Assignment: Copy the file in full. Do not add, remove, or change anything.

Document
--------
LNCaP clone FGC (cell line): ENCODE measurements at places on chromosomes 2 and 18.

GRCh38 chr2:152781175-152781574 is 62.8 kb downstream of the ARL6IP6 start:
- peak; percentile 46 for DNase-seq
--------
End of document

LNCaP clone FGC (cell line): ENCODE measurements at places on chromosomes 2 and 18.

GRCh38 chr2:152781175-152781574 is 62.8 kb downstream of the ARL6IP6 start:
- peak; percentile 46 for DNase-seq